*Where Do I Start?*
An Entry Level Technique For The Frantically Unprepared
By: DevilDog
03 May 2006

Alright, youíve come to the conclusion that you need to have some preparations in place "just in case". Then, for some, comes the overwhelming anxiety and the question, "where do I start?" I assure you everyone has asked themselves this exact same question at some part of the journey. Youíre not alone, weíve all been at that point, and the important thing to remember is that you are starting today and not tomorrow.

There are many levels of preparedness, and The Rubicon offers the most advanced knowledge of preparedness on the planet, but for the sake of those that are just beginning, this article will hopefully get you off to a basic start.

Think about what that "just in case" means to you. Emergencies can take many forms, from running out of gas at night in February, to a global pandemic, laced with a couple of dirty bombs for good measure and everything in between. Once you identify a few threats to your way of life you can better prepare. Remember though, your preparations will cover a lot of these threats all at once.

There are many sites that can offer you checklists, and these can be helpful to a point. They can also get long and they can add anxiety instead of relieving it! What happened to me was that I searched for every checklist I could find. Most repeated themselves, some left out items that were critical to me and I ended up feeling worse about my lack of preparation than better. What works for someone else may not be the best for you. Our goal is to find what works best for YOU.

There are priorities to preparation and certain things you have to have to live, i.e. shelter, water, food, security but for the sake of our exercise, weíre going to deviate from the hierarchy.

This technique is a quick and painless way to get started, and it will be what works best for YOU.

Humans are creatures of habit, and while that has itís downsides, weíre going to use that to our advantage.

Imagine the various routines of your day in chronological order and use that for a guideline.

For example, the first thing I do when I wake up is let the dog out. ( Do we have enough dog food stored for a week?)

2. I go to the fridge for a Diet Coke. ( Do I have enough for a couple weeks?)

3. I go to the bathroom. (If the water isnít running, can I dump flush? Do I have alternate means of disposal? A 5 gallon bucket, trash bags, bleach, and enough toilet paper for a few months?---Running out of toilet paper scares me more than mostJ )

4. I take a shower. (Do I have soap, shampoo, shaving cream, etc. stored up to last me a while? How would I shower or bathe if there was no running water? Wash cloth, towel, 5 gallon bucket---NOT THE SAME ONE WE USED EARLIER!)

5. I get dressed. (Do I have seasonal appropriate clothing in good repair? How would I wash those clothes without a washing machine? Do I have enough laundry soap?)

6. Fix breakfast. (Do we have food put away? What if the electricity is out? No fridge means no bacon, How about an alternative to the stove. A grill and a few propane tanks will get you through for a while)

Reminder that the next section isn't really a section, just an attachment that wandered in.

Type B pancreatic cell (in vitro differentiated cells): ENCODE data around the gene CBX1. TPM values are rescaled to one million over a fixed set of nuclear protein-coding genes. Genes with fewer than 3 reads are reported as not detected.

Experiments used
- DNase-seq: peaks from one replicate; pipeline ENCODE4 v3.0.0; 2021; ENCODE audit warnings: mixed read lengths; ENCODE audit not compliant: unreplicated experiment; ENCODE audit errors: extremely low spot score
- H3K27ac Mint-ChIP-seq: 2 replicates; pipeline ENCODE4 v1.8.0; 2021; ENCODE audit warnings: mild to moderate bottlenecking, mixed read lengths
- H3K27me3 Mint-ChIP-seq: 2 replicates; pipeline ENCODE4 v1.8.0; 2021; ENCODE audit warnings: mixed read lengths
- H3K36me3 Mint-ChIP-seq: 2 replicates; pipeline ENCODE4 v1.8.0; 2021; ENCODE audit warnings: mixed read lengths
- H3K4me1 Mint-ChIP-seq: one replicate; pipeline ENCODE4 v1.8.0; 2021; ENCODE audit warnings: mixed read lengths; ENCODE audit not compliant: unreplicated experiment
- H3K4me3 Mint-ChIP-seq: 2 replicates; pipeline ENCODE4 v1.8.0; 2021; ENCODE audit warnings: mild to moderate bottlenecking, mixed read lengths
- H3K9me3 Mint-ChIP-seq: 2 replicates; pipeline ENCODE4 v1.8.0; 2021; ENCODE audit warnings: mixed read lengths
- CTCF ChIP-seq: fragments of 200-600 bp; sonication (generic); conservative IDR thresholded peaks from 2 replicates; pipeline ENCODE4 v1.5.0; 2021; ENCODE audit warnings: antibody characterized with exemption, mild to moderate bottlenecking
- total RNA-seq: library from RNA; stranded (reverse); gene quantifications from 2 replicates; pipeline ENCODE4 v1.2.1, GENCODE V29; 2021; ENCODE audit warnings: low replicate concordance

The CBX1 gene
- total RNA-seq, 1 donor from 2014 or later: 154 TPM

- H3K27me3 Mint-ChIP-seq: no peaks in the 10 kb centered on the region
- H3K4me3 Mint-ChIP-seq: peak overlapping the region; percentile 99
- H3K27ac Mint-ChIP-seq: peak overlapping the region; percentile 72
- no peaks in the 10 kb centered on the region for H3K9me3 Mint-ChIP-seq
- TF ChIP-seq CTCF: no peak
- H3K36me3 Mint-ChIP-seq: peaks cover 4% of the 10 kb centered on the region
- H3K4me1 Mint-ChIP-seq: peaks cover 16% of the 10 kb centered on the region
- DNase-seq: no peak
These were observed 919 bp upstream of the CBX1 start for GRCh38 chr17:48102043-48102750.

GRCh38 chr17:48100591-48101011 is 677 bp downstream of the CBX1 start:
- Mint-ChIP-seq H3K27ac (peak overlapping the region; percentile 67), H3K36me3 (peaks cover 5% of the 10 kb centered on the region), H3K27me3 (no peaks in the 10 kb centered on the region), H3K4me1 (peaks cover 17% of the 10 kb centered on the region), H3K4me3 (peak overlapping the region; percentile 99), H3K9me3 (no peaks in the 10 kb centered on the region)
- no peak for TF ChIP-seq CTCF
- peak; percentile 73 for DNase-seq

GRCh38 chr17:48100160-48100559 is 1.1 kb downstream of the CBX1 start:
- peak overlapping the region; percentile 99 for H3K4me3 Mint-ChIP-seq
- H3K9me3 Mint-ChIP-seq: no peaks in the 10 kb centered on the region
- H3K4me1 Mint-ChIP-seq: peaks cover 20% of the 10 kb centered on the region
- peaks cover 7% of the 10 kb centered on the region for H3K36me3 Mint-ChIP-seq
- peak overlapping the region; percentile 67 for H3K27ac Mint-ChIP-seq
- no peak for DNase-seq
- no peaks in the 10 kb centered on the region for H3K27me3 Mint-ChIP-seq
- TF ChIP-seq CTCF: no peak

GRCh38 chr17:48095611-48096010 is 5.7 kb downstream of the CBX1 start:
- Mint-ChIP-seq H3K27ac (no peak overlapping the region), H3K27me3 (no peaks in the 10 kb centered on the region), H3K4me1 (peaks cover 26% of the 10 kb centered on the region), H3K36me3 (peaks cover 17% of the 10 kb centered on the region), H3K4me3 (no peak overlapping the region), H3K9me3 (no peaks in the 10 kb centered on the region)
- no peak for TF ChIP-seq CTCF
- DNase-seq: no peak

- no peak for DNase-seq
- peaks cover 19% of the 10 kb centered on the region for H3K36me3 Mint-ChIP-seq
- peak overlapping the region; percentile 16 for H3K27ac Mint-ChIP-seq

7. I kiss my wife and leave the house. ( Is she safe? Doors locked, first aid kit, smoke alarm batteries checked? Fire extinguisher?)

8. I take my daughter to school. (What arrangements have we made for her if something happens while sheís at school? Can she walk home? Who picks her up? Etc.)

9. I drive to work (Is my car gas tank at least half full? Do I have enough fuel to drive for 2 weeks? What if I canít get to work? Alternate route. What if I lost my job? Savings? An alternate skill or job is handy to have to fall back on.)

10. Come home and work in the yard. ( Do I have all appropriate tools to keep yard and home maintained? Could I start a garden?

11. Dinner, fire up the grill and start cooking. (Do I have paper plates stored to save water, trash bags?)

12. Itís going to be dark soon, do I have alternate lighting? Flashlights at least. Lanterns. Maybe consider a Coleman 5000 watt generator, a deep cycle battery, an inverter and youíll be ahead of many with enough electricity to watch a movie or two and keep the food in the fridge cool.

Your daily routine will probably vary from mine( I hope youíre not kissing my wifeJ ) But the point is, that if you go through your daily routine and find alternate ways to achieve your daily objectives, you are going to not only survive and be more prepared than most, you are going to survive in some sense of normalcy. Emergencies do not mean that you break out your camouflage, paint your face, tie on the bandanna, and go hunting deer with a spear. (Iím not quite that good with a spear and the face paint makes my face break out.)

I want to have my family safe, fed, and going on with our lives as close as we do now.

The thing is that with these preparations, you will be covered for a lot of emergencies. I will have to use the bathroom whether thereís a global pandemic or I just got laid off. I got toilet paper regardless.

Write down your routine, and make notes as to what you need. Next time you are at the store, pick up a case of water. Canít find a flashlight? Buy one. It doesnít cost much more to get 4 jars of spaghetti sauce than it does to buy one. Start with whatever it takes to keep your life going as close to it does now with minimal interruption. Then, add more items as you go. Your next level could be 3 weeks, then 90 days, etc.

Now youíve got your routine, you made some notes as to what to add, and you know the best part?


There is literally a goldmine worth of information here at The Rubicon. Read as much as you can and use as much as you can , and get out and get it done!

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